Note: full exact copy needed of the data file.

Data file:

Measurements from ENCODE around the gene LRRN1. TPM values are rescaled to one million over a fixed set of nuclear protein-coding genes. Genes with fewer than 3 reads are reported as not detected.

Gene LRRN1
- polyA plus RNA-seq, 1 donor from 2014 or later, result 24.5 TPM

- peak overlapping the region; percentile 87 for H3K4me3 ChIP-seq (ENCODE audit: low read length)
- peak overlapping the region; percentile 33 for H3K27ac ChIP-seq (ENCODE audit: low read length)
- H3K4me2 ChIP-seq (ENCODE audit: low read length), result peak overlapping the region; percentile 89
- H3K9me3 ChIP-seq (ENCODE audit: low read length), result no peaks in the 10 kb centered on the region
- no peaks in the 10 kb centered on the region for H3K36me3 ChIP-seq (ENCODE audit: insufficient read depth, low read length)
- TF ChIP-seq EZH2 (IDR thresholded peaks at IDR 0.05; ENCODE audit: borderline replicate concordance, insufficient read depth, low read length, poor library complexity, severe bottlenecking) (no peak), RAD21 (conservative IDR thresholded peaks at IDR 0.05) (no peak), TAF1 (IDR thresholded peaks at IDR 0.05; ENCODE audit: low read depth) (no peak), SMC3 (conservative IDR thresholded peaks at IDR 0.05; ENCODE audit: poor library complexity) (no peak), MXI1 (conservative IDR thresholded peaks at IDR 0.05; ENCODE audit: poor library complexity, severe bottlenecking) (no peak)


Measurements from ENCODE around the gene LRRN1. TPM values are rescaled to one million over a fixed set of nuclear protein-coding genes. Genes with fewer than 3 reads are reported as not detected.

Gene LRRN1
- polyA plus RNA-seq, 1 donor from 2014 or later, result 24.5 TPM

- peak overlapping the region; percentile 87 for H3K4me3 ChIP-seq (ENCODE audit: low read length)
- peak overlapping the region; percentile 33 for H3K27ac ChIP-seq (ENCODE audit: low read length)
- H3K4me2 ChIP-seq (ENCODE audit: low read length), result peak overlapping the region; percentile 89
- H3K9me3 ChIP-seq (ENCODE audit: low read length), result no peaks in the 10 kb centered on the region
- no peaks in the 10 kb centered on the region for H3K36me3 ChIP-seq (ENCODE audit: insufficient read depth, low read length)
- TF ChIP-seq EZH2 (IDR thresholded peaks at IDR 0.05; ENCODE audit: borderline replicate concordance, insufficient read depth, low read length, poor library complexity, severe bottlenecking) (no peak), RAD21 (conservative IDR thresholded peaks at IDR 0.05) (no peak), TAF1 (IDR thresholded peaks at IDR 0.05; ENCODE audit: low read depth) (no peak), SMC3 (conservative IDR thresholded peaks at IDR 0.05; ENCODE audit: poor library complexity) (no peak), MXI1 (conservative IDR thresholded peaks at IDR 0.05; ENCODE audit: poor library complexity, severe bottlenecking) (no peak)